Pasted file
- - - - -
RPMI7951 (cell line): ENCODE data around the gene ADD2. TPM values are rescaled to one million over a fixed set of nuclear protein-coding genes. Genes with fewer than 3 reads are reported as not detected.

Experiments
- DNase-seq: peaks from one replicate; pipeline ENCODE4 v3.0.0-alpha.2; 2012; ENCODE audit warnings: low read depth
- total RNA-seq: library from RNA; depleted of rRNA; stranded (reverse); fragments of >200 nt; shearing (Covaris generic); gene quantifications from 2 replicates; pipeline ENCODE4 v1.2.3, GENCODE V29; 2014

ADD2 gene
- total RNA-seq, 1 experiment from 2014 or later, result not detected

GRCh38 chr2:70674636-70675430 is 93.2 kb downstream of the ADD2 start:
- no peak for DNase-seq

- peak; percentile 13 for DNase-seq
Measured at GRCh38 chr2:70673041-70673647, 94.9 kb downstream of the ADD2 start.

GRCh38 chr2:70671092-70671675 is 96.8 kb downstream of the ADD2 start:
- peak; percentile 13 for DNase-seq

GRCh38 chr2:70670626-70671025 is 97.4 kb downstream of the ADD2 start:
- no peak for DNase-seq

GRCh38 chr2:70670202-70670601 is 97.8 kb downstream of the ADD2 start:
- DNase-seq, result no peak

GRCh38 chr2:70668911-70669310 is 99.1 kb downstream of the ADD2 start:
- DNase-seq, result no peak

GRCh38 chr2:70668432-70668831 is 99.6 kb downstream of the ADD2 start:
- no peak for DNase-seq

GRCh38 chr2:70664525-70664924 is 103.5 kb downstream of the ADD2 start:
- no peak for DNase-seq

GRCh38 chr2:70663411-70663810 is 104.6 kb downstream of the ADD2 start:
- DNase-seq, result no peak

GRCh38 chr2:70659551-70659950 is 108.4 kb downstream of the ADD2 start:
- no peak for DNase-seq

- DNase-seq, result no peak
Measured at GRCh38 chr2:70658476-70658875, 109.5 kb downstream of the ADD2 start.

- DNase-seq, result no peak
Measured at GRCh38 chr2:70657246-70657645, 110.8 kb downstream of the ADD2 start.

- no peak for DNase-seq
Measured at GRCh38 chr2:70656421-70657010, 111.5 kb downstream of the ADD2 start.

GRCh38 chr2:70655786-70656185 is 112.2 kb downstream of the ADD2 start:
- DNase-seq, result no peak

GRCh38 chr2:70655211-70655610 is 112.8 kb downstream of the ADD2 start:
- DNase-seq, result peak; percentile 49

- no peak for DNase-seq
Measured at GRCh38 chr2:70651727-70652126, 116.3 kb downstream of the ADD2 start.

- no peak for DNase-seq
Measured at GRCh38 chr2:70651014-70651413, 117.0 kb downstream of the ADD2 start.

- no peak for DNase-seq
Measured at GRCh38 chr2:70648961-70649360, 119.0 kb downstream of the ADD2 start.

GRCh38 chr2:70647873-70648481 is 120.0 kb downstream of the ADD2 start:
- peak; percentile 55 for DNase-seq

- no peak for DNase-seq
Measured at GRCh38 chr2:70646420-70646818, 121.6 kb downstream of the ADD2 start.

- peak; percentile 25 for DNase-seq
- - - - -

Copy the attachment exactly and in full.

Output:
RPMI7951 (cell line): ENCODE data around the gene ADD2. TPM values are rescaled to one million over a fixed set of nuclear protein-coding genes. Genes with fewer than 3 reads are reported as not detected.

Experiments
- DNase-seq: peaks from one replicate; pipeline ENCODE4 v3.0.0-alpha.2; 2012; ENCODE audit warnings: low read depth
- total RNA-seq: library from RNA; depleted of rRNA; stranded (reverse); fragments of >200 nt; shearing (Covaris generic); gene quantifications from 2 replicates; pipeline ENCODE4 v1.2.3, GENCODE V29; 2014

ADD2 gene
- total RNA-seq, 1 experiment from 2014 or later, result not detected

GRCh38 chr2:70674636-70675430 is 93.2 kb downstream of the ADD2 start:
- no peak for DNase-seq

- peak; percentile 13 for DNase-seq
Measured at GRCh38 chr2:70673041-70673647, 94.9 kb downstream of the ADD2 start.

GRCh38 chr2:70671092-70671675 is 96.8 kb downstream of the ADD2 start:
- peak; percentile 13 for DNase-seq

GRCh38 chr2:70670626-70671025 is 97.4 kb downstream of the ADD2 start:
- no peak for DNase-seq

GRCh38 chr2:70670202-70670601 is 97.8 kb downstream of the ADD2 start:
- DNase-seq, result no peak

GRCh38 chr2:70668911-70669310 is 99.1 kb downstream of the ADD2 start:
- DNase-seq, result no peak

GRCh38 chr2:70668432-70668831 is 99.6 kb downstream of the ADD2 start:
- no peak for DNase-seq

GRCh38 chr2:70664525-70664924 is 103.5 kb downstream of the ADD2 start:
- no peak for DNase-seq

GRCh38 chr2:70663411-70663810 is 104.6 kb downstream of the ADD2 start:
- DNase-seq, result no peak

GRCh38 chr2:70659551-70659950 is 108.4 kb downstream of the ADD2 start:
- no peak for DNase-seq

- DNase-seq, result no peak
Measured at GRCh38 chr2:70658476-70658875, 109.5 kb downstream of the ADD2 start.

- DNase-seq, result no peak
Measured at GRCh38 chr2:70657246-70657645, 110.8 kb downstream of the ADD2 start.

- no peak for DNase-seq
Measured at GRCh38 chr2:70656421-70657010, 111.5 kb downstream of the ADD2 start.

GRCh38 chr2:70655786-70656185 is 112.2 kb downstream of the ADD2 start:
- DNase-seq, result no peak

GRCh38 chr2:70655211-70655610 is 112.8 kb downstream of the ADD2 start:
- DNase-seq, result peak; percentile 49

- no peak for DNase-seq
Measured at GRCh38 chr2:70651727-70652126, 116.3 kb downstream of the ADD2 start.

- no peak for DNase-seq
Measured at GRCh38 chr2:70651014-70651413, 117.0 kb downstream of the ADD2 start.

- no peak for DNase-seq
Measured at GRCh38 chr2:70648961-70649360, 119.0 kb downstream of the ADD2 start.

GRCh38 chr2:70647873-70648481 is 120.0 kb downstream of the ADD2 start:
- peak; percentile 55 for DNase-seq

- no peak for DNase-seq
Measured at GRCh38 chr2:70646420-70646818, 121.6 kb downstream of the ADD2 start.

- peak; percentile 25 for DNase-seq